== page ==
You tell yourself the Academy Awards don’t matter, but then something appalling happens, like Goodfellas losing the Best Picture Oscar to Dances With Wolves. As your rage-induced mini-stroke subsides, you realize the Oscars exist solely to torment movie lovers. If you’ve ever felt like the Academy Awards are a poor measure of American cinematic legacy, the BBC is here to help you out. Deadline reports BBC Culture released the results of its 100 Greatest American Films poll, and only 12 Best Picture winners are included. In fact, only 40 percent of the films on the list were even nominated.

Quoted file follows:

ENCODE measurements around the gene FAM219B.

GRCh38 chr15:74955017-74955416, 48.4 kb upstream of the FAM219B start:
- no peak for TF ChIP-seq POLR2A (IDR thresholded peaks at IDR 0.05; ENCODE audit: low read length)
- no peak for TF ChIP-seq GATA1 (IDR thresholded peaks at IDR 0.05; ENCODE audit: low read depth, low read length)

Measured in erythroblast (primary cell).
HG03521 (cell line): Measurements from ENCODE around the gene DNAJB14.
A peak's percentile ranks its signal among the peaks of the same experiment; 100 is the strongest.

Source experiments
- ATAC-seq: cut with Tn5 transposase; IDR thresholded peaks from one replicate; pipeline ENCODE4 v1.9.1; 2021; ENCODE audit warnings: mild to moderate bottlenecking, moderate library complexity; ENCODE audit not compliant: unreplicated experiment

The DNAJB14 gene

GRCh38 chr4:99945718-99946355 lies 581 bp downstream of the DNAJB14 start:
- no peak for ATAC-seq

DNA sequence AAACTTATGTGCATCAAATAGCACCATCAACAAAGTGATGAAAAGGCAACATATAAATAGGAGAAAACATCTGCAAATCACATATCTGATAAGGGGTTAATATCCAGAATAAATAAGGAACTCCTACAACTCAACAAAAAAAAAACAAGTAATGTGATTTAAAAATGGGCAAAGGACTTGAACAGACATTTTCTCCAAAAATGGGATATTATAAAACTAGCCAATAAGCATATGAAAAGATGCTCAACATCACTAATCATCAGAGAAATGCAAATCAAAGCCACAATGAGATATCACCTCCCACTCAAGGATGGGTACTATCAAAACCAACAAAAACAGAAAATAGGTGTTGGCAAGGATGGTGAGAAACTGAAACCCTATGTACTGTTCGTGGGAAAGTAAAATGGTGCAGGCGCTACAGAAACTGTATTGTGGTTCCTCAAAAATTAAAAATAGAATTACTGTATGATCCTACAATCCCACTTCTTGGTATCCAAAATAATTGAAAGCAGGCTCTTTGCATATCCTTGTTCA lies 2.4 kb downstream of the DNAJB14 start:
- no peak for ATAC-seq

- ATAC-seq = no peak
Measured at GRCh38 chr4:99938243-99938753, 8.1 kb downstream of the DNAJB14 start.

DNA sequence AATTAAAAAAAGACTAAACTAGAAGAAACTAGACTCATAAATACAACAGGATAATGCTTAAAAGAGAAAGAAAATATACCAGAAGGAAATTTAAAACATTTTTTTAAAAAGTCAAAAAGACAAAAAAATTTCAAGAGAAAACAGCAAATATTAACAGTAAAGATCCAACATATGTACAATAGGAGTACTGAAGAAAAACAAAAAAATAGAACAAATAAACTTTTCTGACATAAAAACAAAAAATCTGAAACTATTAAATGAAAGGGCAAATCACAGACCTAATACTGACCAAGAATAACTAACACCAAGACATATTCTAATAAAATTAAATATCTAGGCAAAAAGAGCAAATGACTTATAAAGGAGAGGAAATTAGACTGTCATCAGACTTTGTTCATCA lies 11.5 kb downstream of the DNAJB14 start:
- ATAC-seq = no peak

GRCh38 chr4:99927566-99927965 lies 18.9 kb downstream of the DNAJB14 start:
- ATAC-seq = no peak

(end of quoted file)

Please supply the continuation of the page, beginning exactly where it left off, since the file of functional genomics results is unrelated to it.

When analyzing the list, contextual differences should be taken into consideration. Perhaps most importantly, the BBC’s list spans a century—all the way back to 1915’s critically acclaimed Ku Klux Klan recruiting flick, The Birth Of A Nation (number 39)—whereas the Academy votes annually on what they perceive to be the best movie over the previous year. Also, even the Academy knows that they’re a cabal of wizened crones, so they‘re bound to crown winners like Driving Miss Daisy (which arguably had more racial diversity than any of the other Best Picture nominees that year). And the BBC is replacing a series of subjective lists with their own subjective list, so there’s always something to pick apart. Sure, it’s nice to see Pulp Fiction come in at number 28, but Forrest Gump is still on the list at number 74. And seeing The Lion King as the lone animated entry suggests the BBC hasn’t seen any Pixar films, or even many Disney films. If nothing else, the BBC’s list of best American films gives us yet another catalog for which we can bemoan the inclusion of Meet Me In St. Louis at the expense of Ghostbusters.